"In a half hour the house was destroyed, the last band of wind took it down," she said.
The hurricane brought howling wind and heavy rain to the city and knocked out power to more than 700,000 people.
But even at its strongest, Isaac was far weaker than hurricane Katrina, which crippled the city in 2005.
Pauline told of conditions in the midst of the hurricane yesterday.
"There were bands of heavy rain and bad winds coming every 20 to 30 minutes at the height of it," she said.
"There was a small bit of storm damage to the roof at home and bar with lots of downed tree limbs.
"Hopefully when this is over we will have a squeaky clean New Orleans and will finally get rid of Katrina's August 29 funk, because now we have Isaac to remember, and he wasn't as bad as he could've been to New Orleans."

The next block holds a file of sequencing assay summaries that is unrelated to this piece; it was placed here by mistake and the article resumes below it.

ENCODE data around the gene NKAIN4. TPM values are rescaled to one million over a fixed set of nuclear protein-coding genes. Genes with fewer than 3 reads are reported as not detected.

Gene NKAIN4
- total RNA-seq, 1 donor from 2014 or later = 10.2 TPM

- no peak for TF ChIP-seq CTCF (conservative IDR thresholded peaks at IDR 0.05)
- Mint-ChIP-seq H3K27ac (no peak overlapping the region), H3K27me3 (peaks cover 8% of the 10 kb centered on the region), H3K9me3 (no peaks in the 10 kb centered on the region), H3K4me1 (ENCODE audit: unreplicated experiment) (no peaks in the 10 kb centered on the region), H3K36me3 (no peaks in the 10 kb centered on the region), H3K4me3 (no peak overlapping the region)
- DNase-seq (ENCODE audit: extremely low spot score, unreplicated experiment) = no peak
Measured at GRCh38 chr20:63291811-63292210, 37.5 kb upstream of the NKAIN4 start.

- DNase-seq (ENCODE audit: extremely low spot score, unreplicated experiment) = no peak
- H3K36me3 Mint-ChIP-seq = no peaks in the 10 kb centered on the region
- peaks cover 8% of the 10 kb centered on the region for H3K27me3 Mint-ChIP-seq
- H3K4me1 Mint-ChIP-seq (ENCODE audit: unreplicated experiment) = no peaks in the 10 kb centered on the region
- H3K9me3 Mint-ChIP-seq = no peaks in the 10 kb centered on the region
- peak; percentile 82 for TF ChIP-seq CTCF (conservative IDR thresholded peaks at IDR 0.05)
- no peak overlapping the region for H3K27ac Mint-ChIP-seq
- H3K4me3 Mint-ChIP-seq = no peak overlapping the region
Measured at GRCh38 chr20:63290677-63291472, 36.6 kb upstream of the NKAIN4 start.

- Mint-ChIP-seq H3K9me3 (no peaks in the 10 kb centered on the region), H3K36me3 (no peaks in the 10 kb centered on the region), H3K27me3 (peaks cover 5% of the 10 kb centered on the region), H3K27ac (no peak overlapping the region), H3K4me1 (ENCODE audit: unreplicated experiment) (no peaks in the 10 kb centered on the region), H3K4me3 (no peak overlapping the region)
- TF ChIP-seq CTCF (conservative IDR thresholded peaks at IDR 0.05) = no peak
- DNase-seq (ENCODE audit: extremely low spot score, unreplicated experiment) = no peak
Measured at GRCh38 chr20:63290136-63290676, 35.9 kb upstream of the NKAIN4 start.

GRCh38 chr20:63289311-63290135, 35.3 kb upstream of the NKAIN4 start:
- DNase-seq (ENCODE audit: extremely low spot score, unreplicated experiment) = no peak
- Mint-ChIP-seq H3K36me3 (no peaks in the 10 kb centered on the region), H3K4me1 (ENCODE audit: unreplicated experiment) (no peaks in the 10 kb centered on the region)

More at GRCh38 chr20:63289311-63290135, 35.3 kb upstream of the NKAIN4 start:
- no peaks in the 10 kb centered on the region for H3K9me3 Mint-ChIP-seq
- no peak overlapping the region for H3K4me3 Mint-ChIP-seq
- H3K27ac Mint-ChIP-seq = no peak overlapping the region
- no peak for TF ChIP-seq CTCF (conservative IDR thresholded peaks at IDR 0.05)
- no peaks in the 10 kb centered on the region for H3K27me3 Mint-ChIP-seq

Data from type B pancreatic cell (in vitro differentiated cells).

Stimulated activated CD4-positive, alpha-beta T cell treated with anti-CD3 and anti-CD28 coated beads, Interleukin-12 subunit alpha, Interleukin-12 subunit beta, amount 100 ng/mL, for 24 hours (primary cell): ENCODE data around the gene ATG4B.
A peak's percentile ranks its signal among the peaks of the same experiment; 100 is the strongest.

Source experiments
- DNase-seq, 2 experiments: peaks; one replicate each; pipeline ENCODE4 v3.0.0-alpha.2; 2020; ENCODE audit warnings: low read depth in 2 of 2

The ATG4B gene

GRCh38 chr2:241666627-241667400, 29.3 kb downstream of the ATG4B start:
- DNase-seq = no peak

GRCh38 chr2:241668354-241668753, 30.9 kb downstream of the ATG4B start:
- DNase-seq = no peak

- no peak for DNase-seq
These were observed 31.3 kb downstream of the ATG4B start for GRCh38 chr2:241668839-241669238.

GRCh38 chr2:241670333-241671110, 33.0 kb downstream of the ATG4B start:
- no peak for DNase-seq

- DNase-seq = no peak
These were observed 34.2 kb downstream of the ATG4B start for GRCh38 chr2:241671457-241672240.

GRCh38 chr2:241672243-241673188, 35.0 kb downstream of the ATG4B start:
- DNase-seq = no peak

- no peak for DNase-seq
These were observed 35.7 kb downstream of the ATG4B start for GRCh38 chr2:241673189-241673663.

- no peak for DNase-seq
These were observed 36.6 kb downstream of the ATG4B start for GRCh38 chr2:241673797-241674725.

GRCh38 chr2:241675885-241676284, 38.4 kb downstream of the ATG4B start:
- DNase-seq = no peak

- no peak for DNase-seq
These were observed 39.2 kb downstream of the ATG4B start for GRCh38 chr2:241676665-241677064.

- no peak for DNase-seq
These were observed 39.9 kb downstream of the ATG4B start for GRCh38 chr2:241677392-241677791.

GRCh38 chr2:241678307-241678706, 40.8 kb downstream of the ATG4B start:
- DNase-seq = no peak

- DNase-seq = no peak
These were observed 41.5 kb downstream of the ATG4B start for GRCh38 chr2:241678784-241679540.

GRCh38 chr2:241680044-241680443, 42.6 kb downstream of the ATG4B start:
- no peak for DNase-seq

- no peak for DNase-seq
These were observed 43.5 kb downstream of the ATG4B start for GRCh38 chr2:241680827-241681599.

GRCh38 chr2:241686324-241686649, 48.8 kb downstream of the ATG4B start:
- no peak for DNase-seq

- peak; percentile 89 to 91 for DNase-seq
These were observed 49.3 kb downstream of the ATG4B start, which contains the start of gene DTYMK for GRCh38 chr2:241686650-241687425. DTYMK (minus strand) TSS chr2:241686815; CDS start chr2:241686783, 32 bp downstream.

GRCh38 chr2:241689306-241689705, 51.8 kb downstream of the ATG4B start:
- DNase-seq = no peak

Pauline, who comes from Belfast, has lived in New Orleans since 1990.
She runs Finn McCool's on Bank Street in the city with her husband Stephen.
They re-opened the pub with the help of a generator today.
During Katrina, the couple were forced to leave and then rebuild for six months in 2006.
Finn McCool's was closed yesterday, but reopened today with the help of a generator.
"Where the bar is located is out of power and has been since 7pm on August 28. It was powerless yesterday too," she said.
"Hopefully today we will see the winds down and the electric company can go out and do some repairs. They aren't allowed out until winds drop to 40mph.
"Obviously they'd never be allowed out in Donegal, where 40mph is a summers day."
National Guard troops were still working to evacuate thousands of people's homes west of New Orleans after the storm surge brought on by the hurricane forced water over the banks of Lake Pontchartrain.
Buses were used to move residents out of flooded parts of St John Parish, while authorities worked to rescue others trapped by up to six feet of water.
Isaac's sustained winds dropped to 60mph today, well below the hurricane threshold of 74mph.
New Orleans faced problems such as flooding downed power lines and scattered branches.
But just one person was reported killed in the storm, compared with 1,800 deaths from Katrina.